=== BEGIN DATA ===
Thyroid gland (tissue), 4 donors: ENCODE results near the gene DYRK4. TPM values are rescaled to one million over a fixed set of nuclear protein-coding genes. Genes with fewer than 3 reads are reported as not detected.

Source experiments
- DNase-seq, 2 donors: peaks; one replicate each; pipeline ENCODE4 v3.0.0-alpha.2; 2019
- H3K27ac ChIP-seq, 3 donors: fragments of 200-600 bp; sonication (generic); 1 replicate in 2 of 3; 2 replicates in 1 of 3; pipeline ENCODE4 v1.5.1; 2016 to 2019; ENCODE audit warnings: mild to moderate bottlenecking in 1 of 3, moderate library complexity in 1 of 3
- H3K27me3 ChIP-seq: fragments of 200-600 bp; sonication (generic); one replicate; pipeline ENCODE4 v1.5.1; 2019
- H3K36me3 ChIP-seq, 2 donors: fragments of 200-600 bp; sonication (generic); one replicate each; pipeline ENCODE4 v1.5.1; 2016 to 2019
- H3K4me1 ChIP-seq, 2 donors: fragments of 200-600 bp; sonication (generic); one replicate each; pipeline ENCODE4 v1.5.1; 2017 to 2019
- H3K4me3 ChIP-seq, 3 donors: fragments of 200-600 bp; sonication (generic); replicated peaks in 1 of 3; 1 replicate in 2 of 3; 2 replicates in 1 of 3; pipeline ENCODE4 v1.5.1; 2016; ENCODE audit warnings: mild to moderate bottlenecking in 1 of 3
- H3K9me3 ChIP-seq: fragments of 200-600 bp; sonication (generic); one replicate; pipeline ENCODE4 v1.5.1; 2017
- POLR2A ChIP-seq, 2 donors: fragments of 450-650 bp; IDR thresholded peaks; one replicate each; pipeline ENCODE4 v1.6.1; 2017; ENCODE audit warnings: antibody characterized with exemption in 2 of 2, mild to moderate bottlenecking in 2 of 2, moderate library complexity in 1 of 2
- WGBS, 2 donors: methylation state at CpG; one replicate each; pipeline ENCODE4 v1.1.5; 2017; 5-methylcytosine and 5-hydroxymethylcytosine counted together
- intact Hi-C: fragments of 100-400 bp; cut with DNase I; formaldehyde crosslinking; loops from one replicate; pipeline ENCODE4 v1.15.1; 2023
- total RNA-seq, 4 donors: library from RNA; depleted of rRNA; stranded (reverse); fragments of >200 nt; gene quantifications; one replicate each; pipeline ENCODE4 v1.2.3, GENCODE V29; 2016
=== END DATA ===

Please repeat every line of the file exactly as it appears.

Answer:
Thyroid gland (tissue), 4 donors: ENCODE results near the gene DYRK4. TPM values are rescaled to one million over a fixed set of nuclear protein-coding genes. Genes with fewer than 3 reads are reported as not detected.

Source experiments
- DNase-seq, 2 donors: peaks; one replicate each; pipeline ENCODE4 v3.0.0-alpha.2; 2019
- H3K27ac ChIP-seq, 3 donors: fragments of 200-600 bp; sonication (generic); 1 replicate in 2 of 3; 2 replicates in 1 of 3; pipeline ENCODE4 v1.5.1; 2016 to 2019; ENCODE audit warnings: mild to moderate bottlenecking in 1 of 3, moderate library complexity in 1 of 3
- H3K27me3 ChIP-seq: fragments of 200-600 bp; sonication (generic); one replicate; pipeline ENCODE4 v1.5.1; 2019
- H3K36me3 ChIP-seq, 2 donors: fragments of 200-600 bp; sonication (generic); one replicate each; pipeline ENCODE4 v1.5.1; 2016 to 2019
- H3K4me1 ChIP-seq, 2 donors: fragments of 200-600 bp; sonication (generic); one replicate each; pipeline ENCODE4 v1.5.1; 2017 to 2019
- H3K4me3 ChIP-seq, 3 donors: fragments of 200-600 bp; sonication (generic); replicated peaks in 1 of 3; 1 replicate in 2 of 3; 2 replicates in 1 of 3; pipeline ENCODE4 v1.5.1; 2016; ENCODE audit warnings: mild to moderate bottlenecking in 1 of 3
- H3K9me3 ChIP-seq: fragments of 200-600 bp; sonication (generic); one replicate; pipeline ENCODE4 v1.5.1; 2017
- POLR2A ChIP-seq, 2 donors: fragments of 450-650 bp; IDR thresholded peaks; one replicate each; pipeline ENCODE4 v1.6.1; 2017; ENCODE audit warnings: antibody characterized with exemption in 2 of 2, mild to moderate bottlenecking in 2 of 2, moderate library complexity in 1 of 2
- WGBS, 2 donors: methylation state at CpG; one replicate each; pipeline ENCODE4 v1.1.5; 2017; 5-methylcytosine and 5-hydroxymethylcytosine counted together
- intact Hi-C: fragments of 100-400 bp; cut with DNase I; formaldehyde crosslinking; loops from one replicate; pipeline ENCODE4 v1.15.1; 2023
- total RNA-seq, 4 donors: library from RNA; depleted of rRNA; stranded (reverse); fragments of >200 nt; gene quantifications; one replicate each; pipeline ENCODE4 v1.2.3, GENCODE V29; 2016